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A post-positive or postpositive describes an adjective (called a post-positive adjective) or adjectival phrase that appears, within the same clause, after the noun that it modifies. In some languages (such as French, Spanish, and Italian), this is the normal syntax, but in English it is more unusual, largely confined to archaic, poetic, or certain traditional phrases, some of them probably holdovers from Law French. An English example of a postpositive appears in the following sentence: "They heard creatures unseen" (rather than the more grammatically typical sentence "They heard unseen creatures").
Sentences such as "They need a house big enough for their family" are not, strictly speaking, examples of postpositive adjective usage, as the noun and the adjective are in separate clauses (the example sentence means "They need a house [that is] big enough for their family"; hence the incorrectness of saying just "a house big").
Recognizing postpositive adjectives in English is important for determining the correct plural for a compound expression.
Usage in modern English
Stage- and individual-level adjectives
A variety of names, titles, or set phrases in English employ post-positive adjectives. Examples of some traditional phrases are "best room available," "best choice possible," "worst choice imaginable," "things possible and impossible," "things forgotten," "words unspoken," "dreams undreamt," "the light fantastic," "fiddlers three," "forest primeval," etc. Postpositive phrases sometimes result from translations through foreign languages that commonly use post-positives or from loanwords, such as the English postpositive phrases "agent provocateur" (from French) or "persona non grata" (from Latin).
Some adjectives in English exhibit a slight change in meaning when used postpositively. Consider the following example.
- "Every visible star is named after a famous astronomer."
- "Every star visible is named after a famous astronomer."
The postpositive in (2) can only have a stage-level reading, whereas the adjective in (1) can have either reading. The stage-level reading is one which talks about stars which are visible at the moment (given cloud-cover, etc.); a more explicit phrasing would be "Every star visible (right) here/now is named after a famous astronomer". The individual-level reading refers to the inherent property of the star, regardless of current conditions. ("Sirius is visible to the naked eye; however, you can't see it at the moment because it's cloudy.") An explicit phrasing would be "Every star visible in general is named after a famous astronomer".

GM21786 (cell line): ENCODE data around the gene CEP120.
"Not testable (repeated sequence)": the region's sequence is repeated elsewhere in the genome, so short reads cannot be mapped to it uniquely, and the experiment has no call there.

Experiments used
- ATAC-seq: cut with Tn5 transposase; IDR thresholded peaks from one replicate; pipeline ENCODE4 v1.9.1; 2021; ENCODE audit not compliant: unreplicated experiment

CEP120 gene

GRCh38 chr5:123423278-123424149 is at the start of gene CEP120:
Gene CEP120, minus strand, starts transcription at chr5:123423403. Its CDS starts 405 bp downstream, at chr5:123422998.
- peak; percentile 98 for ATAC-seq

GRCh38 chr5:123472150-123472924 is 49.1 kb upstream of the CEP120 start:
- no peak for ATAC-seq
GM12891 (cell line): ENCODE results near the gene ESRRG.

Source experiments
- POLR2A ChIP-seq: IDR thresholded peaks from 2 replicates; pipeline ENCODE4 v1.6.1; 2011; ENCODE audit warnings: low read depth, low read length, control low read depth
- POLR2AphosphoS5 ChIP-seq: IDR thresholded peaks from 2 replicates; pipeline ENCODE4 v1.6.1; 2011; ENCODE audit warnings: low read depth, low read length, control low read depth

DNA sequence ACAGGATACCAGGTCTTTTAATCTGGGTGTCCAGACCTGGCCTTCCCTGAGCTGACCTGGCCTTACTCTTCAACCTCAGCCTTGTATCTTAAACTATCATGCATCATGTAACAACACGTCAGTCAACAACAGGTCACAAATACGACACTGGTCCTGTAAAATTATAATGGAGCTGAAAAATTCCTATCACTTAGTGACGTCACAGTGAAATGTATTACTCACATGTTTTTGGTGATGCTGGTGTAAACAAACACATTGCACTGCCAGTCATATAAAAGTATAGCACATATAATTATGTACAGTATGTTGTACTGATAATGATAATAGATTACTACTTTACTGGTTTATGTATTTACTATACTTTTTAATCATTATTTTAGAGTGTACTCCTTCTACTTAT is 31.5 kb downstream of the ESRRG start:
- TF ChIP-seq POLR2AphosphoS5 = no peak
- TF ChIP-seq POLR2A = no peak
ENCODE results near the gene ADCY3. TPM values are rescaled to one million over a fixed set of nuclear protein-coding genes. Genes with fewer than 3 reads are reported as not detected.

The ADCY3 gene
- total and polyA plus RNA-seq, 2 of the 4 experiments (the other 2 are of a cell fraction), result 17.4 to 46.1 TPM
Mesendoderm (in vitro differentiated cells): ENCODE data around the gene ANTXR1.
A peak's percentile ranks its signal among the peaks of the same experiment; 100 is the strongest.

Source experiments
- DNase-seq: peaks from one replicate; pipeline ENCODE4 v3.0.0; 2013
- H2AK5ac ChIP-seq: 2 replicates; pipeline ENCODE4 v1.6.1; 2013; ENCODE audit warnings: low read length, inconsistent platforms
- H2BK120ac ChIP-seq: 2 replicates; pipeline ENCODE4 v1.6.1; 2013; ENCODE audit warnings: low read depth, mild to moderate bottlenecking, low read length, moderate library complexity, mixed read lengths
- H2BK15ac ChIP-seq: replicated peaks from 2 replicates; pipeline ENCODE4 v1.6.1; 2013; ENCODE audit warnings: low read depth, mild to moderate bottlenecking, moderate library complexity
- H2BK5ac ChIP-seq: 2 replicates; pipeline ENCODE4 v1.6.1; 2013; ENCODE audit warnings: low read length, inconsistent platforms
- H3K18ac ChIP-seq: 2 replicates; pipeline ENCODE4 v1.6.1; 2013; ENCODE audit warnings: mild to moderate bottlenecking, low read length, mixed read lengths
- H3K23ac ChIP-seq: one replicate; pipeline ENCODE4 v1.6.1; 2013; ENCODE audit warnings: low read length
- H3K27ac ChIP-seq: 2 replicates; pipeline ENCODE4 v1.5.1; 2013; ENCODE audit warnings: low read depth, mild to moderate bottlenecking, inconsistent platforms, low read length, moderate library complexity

Here is another example.
- "I'm here to find the responsible people."
- "I'm here to find the people responsible."
The first sentence implies that the subject is searching for a "trustworthy" group and that he or she has yet to meet them. The second sentence implies that they have met and that things haven't gone well. The subject finds "the people" not trustworthy but rather liable.
Examples in set phrases
Examples in names and titles
Post-positive phrases lacking pure adjectives
Rarely, in particular set post-positive phrases, the noun may be followed, not by an adjective, but by an adverb, preposition, noun, or other non-adjectival feature that, for all intents and purposes, functions adjectivally.
A few examples:
- editor-in-chief — "in chief" is a prepositional phrase
- father-to-be, mother-to-be, husband-to-be, etc. — "to be" is an infinitive verb
- Johnny-come-lately — "come" is a verb and "lately" is its modifying adverb
- passer-by — "by" is a preposition
- president pro tempore — "pro tempore" is an adverbial phrase (from Latin)
- right-of-way — "of way" is a prepositional phrase
List of adjectives primarily used postpositively
In English, the following adjectives are always (or most commonly†) used postpositively:
- à gogo — as in "fun and games à gogo"
- ablaze† — as in "buildings ablaze"
- akimbo† — as in "arms akimbo"
- aplenty — as in "food aplenty"
- emeritus† — as in "a bishop emeritus"
- extraordinaire — as in "athlete extraordinaire"
- galore — as in "roses and tulips galore"
- incarnate† — as in "demons incarnate"
- junior/Jr. (when used as a name suffix†) — as in "Martin Luther King, Jr."
- manqué/manquée — as in "a hero manqué"
- regnant† — as in "the queen regnant"
- redivivus — as in "Emperor Nero redivivus"
- redux — as in "the Cold War redux"
- senior/Sr. (when used as a name suffix†) — as in "Barack Obama, Sr."
In the plural forms of postpositives, the pluralizing morpheme (most commonly the suffix "-s" or "-es") is added to the end of the noun, rather than to the end of the entire postpositive phrase (which is a common but erroneous regularization). For instance, the plural form of "town proper" is "towns proper"; of "battle royal" is "battles royal"; of "attorney general" is "attorneys general"; of "bride-to-be" is "brides-to-be"; and of "passer-by" is "passers-by."
This pluralization, however, does not apply to post-positive phrases that have been rigidly fixed into names and titles. (For example, an English speaker would be more likely to say "Were there two separate Weather Undergrounds by the 1970s, or just one single organization?").
Other postpositive phrases remain as they are in all cases because they by default use a plural construction (and have no singular form), such as "eggs Benedict," "nachos supreme," "Brothers Grimm," or "Workers United."
||This article includes a list of references, related reading or external links, but its sources remain unclear because it lacks inline citations. (August 2013)|
- Internet Grammar of English at the University College London
- Heading East
- The Onion (satire): "William Safire Orders Two Whoppers Junior"